Jomolhari / Chomo Lhari

Jomolhari / Chomo Lhari (ཇོ་མོ་ལྷ་རི, jo mo lha ri, 绰莫拉日峰, Chuòmòlārì Fēng)

Jomolhari Himalaya from Drukgyal Dzong

Known as “the bride of Kangchenjunga,” Jomolhari is sacred to Tibetan Buddhists who believe it is the home of Jomo, one of the Five Tsheringma Sisters who are protector goddesses of Tibet and Bhutan. The name of the mountain translates to “Mountain of the Goddess.”

Mount Jomolhari lies on the border of Tibet’s Yadong County and in the capital of Bhutan, Thimpu, located in the Paro district of Bhutan. The closest peak to Jomolhari is Jichu Drake to the northeast. Bhutan’s nearby Jigme Dorji National Park offers scenic Jomolhari treks full of diverse vegetation and wildlife.

Countries: Bhutan, China

State/Province: Paro, Tibet Autonomous Region

Mountain Range: Jomolhari Himalaya

Parents: Himalaya

Elevation: 24,035 feet / 7,326 meters

Prominence: 6,814 feet / 2,077 meters

First Ascent: May 21, 1937 by a British expedition led by Freddie Spencer Chapman 

Fun Fact: Jomolhari is the 78th highest mountain peak in the world.

Plant Life: Jomolhari’s Druk Path Trek is rich with 46 species of rhododendrons, magnolias, orchids, blue poppies, junipers, and over 300 types of medicinal plants. Bhutan’s Jomolhari Trek is a little more difficult than the Druk Path Trek and also boasts of lush rhododendrons, as well as birches, firs, blue pines, maples, cedars, oaks, larches, and ferns.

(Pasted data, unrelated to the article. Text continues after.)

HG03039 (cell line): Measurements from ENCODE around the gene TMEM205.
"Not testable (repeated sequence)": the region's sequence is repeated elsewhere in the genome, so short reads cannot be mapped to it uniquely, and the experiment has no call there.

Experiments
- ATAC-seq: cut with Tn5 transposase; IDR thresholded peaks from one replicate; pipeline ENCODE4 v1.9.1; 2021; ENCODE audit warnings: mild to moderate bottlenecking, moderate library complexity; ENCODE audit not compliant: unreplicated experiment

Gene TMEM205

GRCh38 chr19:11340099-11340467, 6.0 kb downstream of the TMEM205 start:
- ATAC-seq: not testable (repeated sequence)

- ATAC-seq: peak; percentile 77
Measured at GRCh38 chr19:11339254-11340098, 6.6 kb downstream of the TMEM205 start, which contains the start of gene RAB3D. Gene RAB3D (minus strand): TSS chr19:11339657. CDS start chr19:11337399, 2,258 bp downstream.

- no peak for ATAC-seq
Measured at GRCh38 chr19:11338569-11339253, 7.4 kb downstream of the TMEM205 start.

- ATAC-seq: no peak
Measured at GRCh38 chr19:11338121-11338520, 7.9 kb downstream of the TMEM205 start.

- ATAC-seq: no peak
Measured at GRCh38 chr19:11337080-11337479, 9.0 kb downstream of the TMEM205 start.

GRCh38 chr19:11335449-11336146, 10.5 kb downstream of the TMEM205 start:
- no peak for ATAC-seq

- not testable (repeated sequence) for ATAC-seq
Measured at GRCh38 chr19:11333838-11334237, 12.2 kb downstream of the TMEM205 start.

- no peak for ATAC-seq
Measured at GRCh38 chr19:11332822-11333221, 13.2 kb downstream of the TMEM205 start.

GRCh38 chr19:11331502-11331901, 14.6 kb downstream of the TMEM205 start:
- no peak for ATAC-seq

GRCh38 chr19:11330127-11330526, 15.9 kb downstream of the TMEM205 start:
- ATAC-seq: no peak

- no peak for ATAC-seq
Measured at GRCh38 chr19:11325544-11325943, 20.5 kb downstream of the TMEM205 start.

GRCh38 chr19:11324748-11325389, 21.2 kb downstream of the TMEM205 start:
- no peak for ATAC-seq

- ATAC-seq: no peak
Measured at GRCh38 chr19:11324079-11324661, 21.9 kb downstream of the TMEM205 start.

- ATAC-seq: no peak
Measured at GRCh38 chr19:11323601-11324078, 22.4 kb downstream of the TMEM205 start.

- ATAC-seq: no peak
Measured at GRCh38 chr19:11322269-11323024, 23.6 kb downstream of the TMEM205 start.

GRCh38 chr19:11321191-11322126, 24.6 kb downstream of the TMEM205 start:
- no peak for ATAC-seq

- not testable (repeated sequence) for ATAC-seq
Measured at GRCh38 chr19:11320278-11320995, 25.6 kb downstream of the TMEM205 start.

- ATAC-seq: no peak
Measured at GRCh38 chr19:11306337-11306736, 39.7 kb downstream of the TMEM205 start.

Animal Life: Take the Jomolhari Trek in Jigme Dorji National Park and you might get a glimpse of incredible local wildlife including 36 species of mammals like the Bengal tiger, snow leopard, musk deer, blue goats, Himalayan blue sheep (bharal), and Asiatic wild dog.

Bird Life: In nearby Jigme Dorji National Park you will find 328 species of birds, including the Wood Snipe, Yellow Wagtail, Pink-browed Rosefinch, Spotted Bush Warbler, Desert Wheatear, and rare and threatened species like the Chestnut-breasted Partridge and Wood Snipe, which are two vulnerable species in the park, and six near-threatened species: the Bearded Vulture, Himalayan Vulture, River Lapwing, Satyr Tragopan, Yellow-rumped Honeyguide, and Ward’s Trogon.



Leave a Reply

This site uses Akismet to reduce spam. Learn how your comment data is processed.

%d bloggers like this: